Buried In Silence: How the Other Half lives
HCC student shares her trials and triumph as an unauthorized immigrant in the United States.
October 28, 2019
Susana Matta has always been good at keeping secrets.
Since she was 6 years old, her parents told her the slightest slip of the tongue could lead to the end of their livelihood. So, she kept quiet.
Her friends would often ask why she was so hesitant to participate in their reckless endeavors — why she lived in constant fear despite growing up in the land of the brave.
The answer to those questions was simple: Matta’s parents dreamed of giving their children a better life, and they tried their hardest to ensure that — even if that meant they had to harbor a secret.
Back in Colombia, her family struggled to keep their heads above water. The economy was plummeting, and ordinary life grew increasingly dangerous with each passing day.
They had been comforted by the alluring image of white picket fences and captivated with a place full of limitless opportunities.
The thought of the American dream seemed too good to be true, however, and ultimately it was.
Matta and her family, like the other 11 million unauthorized immigrants living in the United States, never enjoyed the luxuries of the suburban middle-class.
Instead, they lived in poverty: a decrepit two-bedroom apartment riddled with roaches and spiders.
“Because of their legal status, it is very difficult for them to grow beyond where they are, which is the most terrible part of all because they are very hardworking people,” Matta’s friend and fellow immigrant, Annais Becerra, said.
Out of fear of deportation, Matta’s parents, who had both completed high school and undergraduate degrees in Colombia, worked menial jobs with little pay. Her father worked as an ice cream man, while her mother cleaned houses.
Without a proper form of identification, a social security number or a valid driver’s license, there remained few alternatives for housing or employment.
Among these limitations, Matta’s family often avoided visiting the hospital. Healthcare was unavailable to them, and visits were costly.
Matta remembers her father employing the help of a friend to remove two of his molars with pliers and over-the-counter oral anesthetic, rather than visiting a dentist.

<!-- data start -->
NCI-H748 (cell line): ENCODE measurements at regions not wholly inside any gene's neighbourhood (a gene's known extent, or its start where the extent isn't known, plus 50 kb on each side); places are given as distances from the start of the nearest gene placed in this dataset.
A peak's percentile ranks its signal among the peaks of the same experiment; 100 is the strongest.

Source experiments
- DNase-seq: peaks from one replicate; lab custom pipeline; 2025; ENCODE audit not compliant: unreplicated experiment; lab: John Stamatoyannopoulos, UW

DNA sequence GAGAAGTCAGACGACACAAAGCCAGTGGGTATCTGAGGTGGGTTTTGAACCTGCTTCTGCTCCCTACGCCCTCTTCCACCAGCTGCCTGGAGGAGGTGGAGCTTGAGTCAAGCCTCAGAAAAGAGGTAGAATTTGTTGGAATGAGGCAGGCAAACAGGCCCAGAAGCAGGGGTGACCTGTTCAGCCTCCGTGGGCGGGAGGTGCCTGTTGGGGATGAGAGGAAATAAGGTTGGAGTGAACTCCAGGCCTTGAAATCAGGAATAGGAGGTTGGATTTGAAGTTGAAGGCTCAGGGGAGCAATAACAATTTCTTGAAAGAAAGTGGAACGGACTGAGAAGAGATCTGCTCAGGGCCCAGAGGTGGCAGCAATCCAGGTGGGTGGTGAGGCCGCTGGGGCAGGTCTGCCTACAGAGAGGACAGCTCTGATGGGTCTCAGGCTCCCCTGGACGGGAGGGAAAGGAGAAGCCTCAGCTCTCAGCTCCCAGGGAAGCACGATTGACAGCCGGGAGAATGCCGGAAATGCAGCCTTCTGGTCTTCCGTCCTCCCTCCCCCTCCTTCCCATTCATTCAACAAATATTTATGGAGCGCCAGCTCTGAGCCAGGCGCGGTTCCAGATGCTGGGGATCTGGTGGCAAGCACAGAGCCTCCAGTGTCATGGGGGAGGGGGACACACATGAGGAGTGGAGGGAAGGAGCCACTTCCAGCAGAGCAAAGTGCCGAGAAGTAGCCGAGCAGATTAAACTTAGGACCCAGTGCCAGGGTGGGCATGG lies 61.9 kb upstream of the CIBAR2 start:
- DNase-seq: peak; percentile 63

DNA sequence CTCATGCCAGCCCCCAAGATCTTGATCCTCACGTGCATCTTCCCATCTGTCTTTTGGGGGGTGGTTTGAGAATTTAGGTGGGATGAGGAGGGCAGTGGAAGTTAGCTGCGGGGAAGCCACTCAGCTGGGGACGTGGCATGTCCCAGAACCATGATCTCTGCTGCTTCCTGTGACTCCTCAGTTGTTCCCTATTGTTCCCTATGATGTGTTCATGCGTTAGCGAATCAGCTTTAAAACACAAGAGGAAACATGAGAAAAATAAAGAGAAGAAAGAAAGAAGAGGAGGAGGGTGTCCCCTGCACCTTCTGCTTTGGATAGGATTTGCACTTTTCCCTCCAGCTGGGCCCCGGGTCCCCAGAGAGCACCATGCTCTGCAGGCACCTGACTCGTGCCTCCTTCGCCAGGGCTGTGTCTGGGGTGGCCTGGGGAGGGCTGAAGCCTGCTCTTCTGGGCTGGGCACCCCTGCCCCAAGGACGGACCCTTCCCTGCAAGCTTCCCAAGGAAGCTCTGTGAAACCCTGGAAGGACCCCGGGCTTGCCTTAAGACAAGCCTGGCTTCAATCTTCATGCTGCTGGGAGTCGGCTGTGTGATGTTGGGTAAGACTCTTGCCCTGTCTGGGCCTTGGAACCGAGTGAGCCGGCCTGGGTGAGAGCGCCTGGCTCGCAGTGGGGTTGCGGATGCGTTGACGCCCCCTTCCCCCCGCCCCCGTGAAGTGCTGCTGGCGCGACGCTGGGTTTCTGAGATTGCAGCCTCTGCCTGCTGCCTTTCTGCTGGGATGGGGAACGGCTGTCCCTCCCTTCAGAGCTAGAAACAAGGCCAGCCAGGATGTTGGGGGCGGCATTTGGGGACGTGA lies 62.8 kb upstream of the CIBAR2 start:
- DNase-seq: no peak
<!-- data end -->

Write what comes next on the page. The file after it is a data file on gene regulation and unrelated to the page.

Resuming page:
“It was a constant struggle,” Matta said. “Being raised in a prosperous nation with resources that were almost completely withheld from me.”
While Matta has always appreciated her parents’ resilience, their inability to grow because of their legality has often left her feeling hopeless. Having been raised in the United States, Matta views herself as an American and believes their hard work should allow them equal opportunity.
“I don’t think your legal status or country of origin should determine your quality of life,” Matta said. “[My family] worked hard to become as American as possible, but we aren’t. We feel like we are, but everybody else doesn’t see us that way.”
Since 2016, the public distaste for immigration has grown more vocal. While the Obama administration prioritized deporting immigrants who committed more serious crimes, the Trump administration has issued new policies targeting immigrants who commit minor offenses such as driving without a license.
After applying for permanent residency in 2007, it has been a waiting game for Matta and her family.
“All I can do is expect the worst. I have all of my mom’s passwords for her bank and every important document. I have all the important numbers in case something does happen,” Matta said.
Despite these pitfalls, the Mattas managed to make a life for themselves. Though the task proved to be a difficult and jarring experience, Matta’s parents stand by their decision.
“I have struggled very much in this country, but I would have struggled more in Colombia,” Matta’s mother, Diana Patricia, said. “The same way many people don’t want me here, many people have been nice to me. Those people are the real Americans.”
The permanent residency case for Matta’s family has been processing since Jan. 4, 2010.